...                domaintype=domain.Domain, solvertype=MeshSolver)
>>> = True
>>> cse.init()



The class-level registry for arrangements.

classmethod MeshCase.register_arrangement(func, casename=None)
Returns:Simulation function.
Return type:callable

This class method is a decorator that creates a closure (internal function) that turns the decorated function to an arrangement, and registers the arrangement into the module-level registry and the class-level registry. The decorator function should return a MeshCase object cse, and the closure performs a simulation run by the following code:

    signal.signal(signal.SIGTERM, cse.cleanup)
    signal.signal(signal.SIGINT, cse.cleanup)

The usage of this decorator can be exemplified by the following code, which creates four arrangements (although the first three are erroneous):

>>> @MeshCase.register_arrangement
... def arg1():
...     return None
>>> @MeshCase.register_arrangement
... def arg2(wrongname):
...     return None
>>> @MeshCase.register_arrangement
... def arg3(casename):
...     return None
>>> @MeshCase.register_arrangement
... def arg4(casename):
...     from .testing import create_trivial_2d_blk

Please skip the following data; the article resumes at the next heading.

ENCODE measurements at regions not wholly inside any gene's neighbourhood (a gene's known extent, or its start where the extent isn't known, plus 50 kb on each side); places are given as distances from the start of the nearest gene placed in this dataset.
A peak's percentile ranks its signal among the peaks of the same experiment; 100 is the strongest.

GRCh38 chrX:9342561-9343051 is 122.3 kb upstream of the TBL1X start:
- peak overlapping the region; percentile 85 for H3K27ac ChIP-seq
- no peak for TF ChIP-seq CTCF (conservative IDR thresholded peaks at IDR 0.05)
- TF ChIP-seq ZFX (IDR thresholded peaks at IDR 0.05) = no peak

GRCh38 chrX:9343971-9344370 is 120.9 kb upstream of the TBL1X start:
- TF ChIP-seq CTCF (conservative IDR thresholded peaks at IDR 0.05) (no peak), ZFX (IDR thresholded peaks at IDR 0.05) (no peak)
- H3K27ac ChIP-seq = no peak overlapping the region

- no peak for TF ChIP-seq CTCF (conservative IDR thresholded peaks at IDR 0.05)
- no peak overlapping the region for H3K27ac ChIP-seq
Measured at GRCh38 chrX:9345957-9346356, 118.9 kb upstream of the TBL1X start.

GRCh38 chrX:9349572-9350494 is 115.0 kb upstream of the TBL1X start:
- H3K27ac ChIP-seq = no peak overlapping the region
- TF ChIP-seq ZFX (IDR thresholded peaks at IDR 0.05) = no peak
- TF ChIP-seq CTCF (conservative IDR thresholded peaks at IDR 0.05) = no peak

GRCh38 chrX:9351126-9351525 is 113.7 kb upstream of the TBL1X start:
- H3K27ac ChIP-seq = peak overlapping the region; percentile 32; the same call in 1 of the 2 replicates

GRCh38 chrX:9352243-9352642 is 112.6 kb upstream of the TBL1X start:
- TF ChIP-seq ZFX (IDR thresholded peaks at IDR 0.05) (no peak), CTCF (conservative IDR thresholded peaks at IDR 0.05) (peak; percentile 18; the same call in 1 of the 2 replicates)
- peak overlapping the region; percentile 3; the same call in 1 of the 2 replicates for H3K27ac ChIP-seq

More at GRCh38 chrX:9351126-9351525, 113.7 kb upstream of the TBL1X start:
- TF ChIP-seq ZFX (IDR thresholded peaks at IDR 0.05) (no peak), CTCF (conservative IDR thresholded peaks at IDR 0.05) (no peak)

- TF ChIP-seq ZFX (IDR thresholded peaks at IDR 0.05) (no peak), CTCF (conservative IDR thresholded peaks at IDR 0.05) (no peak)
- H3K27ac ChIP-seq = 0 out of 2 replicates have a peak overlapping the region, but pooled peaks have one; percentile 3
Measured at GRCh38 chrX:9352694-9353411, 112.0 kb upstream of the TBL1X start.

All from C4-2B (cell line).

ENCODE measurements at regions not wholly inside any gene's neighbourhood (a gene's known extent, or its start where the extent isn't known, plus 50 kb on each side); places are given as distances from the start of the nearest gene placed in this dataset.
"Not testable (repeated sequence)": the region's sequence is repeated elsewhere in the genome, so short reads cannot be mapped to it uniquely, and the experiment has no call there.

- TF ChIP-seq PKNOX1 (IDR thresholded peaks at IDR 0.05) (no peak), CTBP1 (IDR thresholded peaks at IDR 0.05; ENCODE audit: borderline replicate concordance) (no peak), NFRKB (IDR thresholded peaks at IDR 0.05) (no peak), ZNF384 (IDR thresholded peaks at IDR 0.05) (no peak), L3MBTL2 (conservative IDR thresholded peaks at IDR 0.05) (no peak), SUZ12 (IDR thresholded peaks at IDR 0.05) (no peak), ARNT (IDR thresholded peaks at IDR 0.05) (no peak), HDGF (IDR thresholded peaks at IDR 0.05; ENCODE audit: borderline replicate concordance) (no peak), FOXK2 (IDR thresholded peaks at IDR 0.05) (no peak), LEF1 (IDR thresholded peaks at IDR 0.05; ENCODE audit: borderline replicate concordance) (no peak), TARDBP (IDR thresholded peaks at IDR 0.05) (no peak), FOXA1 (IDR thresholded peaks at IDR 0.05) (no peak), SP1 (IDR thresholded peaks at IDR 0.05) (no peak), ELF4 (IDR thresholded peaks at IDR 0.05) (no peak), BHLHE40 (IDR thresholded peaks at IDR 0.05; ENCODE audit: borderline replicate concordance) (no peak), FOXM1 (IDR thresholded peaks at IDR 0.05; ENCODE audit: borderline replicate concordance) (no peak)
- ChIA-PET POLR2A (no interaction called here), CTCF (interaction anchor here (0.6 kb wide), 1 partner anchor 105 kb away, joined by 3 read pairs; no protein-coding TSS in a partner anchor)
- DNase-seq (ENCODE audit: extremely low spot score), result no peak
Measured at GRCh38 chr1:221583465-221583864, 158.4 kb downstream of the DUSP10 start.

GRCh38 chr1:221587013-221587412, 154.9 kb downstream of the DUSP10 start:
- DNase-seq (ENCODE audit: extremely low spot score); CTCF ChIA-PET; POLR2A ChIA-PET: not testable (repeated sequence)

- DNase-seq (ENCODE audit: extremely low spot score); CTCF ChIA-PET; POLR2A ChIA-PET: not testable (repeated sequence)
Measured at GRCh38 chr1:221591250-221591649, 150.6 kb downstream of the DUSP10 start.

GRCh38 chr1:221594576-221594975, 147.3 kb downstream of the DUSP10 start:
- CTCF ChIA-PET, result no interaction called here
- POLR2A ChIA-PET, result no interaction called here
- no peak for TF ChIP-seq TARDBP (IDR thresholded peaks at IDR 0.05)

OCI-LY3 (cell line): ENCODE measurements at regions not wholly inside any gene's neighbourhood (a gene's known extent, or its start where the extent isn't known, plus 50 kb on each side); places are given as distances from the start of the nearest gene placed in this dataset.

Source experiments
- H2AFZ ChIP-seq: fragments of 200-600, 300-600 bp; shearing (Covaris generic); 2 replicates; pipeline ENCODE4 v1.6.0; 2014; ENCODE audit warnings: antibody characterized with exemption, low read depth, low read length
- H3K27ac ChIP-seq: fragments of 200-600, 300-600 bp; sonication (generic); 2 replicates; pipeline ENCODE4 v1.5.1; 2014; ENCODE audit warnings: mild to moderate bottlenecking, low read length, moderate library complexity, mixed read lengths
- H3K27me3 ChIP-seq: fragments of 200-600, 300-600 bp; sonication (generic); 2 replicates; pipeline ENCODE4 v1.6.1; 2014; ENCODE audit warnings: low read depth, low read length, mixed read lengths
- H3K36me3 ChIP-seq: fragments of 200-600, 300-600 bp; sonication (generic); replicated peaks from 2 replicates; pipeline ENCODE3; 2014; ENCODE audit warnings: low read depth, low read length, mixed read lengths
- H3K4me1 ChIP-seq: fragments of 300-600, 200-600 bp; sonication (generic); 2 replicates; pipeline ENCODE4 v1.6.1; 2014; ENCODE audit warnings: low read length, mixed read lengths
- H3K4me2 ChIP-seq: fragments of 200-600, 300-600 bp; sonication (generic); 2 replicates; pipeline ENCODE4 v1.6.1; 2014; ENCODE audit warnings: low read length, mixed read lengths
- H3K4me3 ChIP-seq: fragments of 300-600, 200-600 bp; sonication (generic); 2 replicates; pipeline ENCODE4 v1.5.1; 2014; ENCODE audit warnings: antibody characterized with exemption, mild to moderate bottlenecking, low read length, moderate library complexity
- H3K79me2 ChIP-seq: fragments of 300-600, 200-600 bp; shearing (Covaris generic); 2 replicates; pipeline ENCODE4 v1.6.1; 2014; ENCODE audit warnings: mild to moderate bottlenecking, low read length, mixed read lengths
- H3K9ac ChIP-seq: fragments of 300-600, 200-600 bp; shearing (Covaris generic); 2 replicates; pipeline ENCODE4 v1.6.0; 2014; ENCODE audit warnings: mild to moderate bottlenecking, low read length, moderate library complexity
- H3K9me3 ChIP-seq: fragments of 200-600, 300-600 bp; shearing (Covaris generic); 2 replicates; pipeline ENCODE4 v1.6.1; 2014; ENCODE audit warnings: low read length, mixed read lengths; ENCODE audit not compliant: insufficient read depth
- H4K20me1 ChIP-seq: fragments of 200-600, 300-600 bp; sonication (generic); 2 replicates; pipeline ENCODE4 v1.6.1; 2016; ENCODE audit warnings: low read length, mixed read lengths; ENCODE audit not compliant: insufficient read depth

...     from .solver import MeshSolver
...     blk = create_trivial_2d_blk()
...     cse = MeshCase(basefn='meshcase', mesher=lambda *arg: blk,
...                    domaintype=domain.Domain, solvertype=MeshSolver)
... = True
...     return cse

The created arrangements are collected to a class attribute arrangements, i.e., the class-level registry:

>>> sorted(MeshCase.arrangements.keys())
['arg1', 'arg2', 'arg3', 'arg4']

The arrangements in the class attribute arrangements are also put into a module-level attribute

>>> arrangements == MeshCase.arrangements

The first example arrangement is a bad one, because it allows no argument:

>>> arrangements.arg1() 
Traceback (most recent call last):
TypeError: arg1() ...

The second example arrangement is still a bad one, because although it has an argument, the name of the argument is incorrect:

>>> arrangements.arg2()
Traceback (most recent call last):
TypeError: arg2() got an unexpected keyword argument 'casename'

The third example arrangement is a bad one for another reason. It doesn’t return a MeshCase:

>>> arrangements.arg3()
Traceback (most recent call last):
AttributeError: 'NoneType' object has no attribute 'cleanup'

The fourth example arrangement is finally good:

>>> arrangements.arg4()

Hooks on Cases

MeshHook performs custom operations at certain pre-defined stages.

class solvcon.MeshHook(cse, **kw)

Base type for hooks needing a MeshCase.

MeshCase.defer(delayed, replace=False, **kw)


Insert (append or replace) hooks.

>>> import solvcon as sc
>>> from solvcon.testing import create_trivial_2d_blk
>>> cse = MeshCase() # No arguments because of demonstration.
>>> len(cse.runhooks)
>>> # Insert a hook.
>>> cse.defer(sc.MeshHook, dummy='name1')
>>> cse.runhooks[0].kws['dummy']
>>> # Insert the second hook to replace the first one.
>>> cse.defer(sc.MeshHook, replace=True, dummy='name2')
>>> cse.runhooks[0].kws['dummy'] # Got replaced.
>>> len(cse.runhooks) # Still only one hook in the list.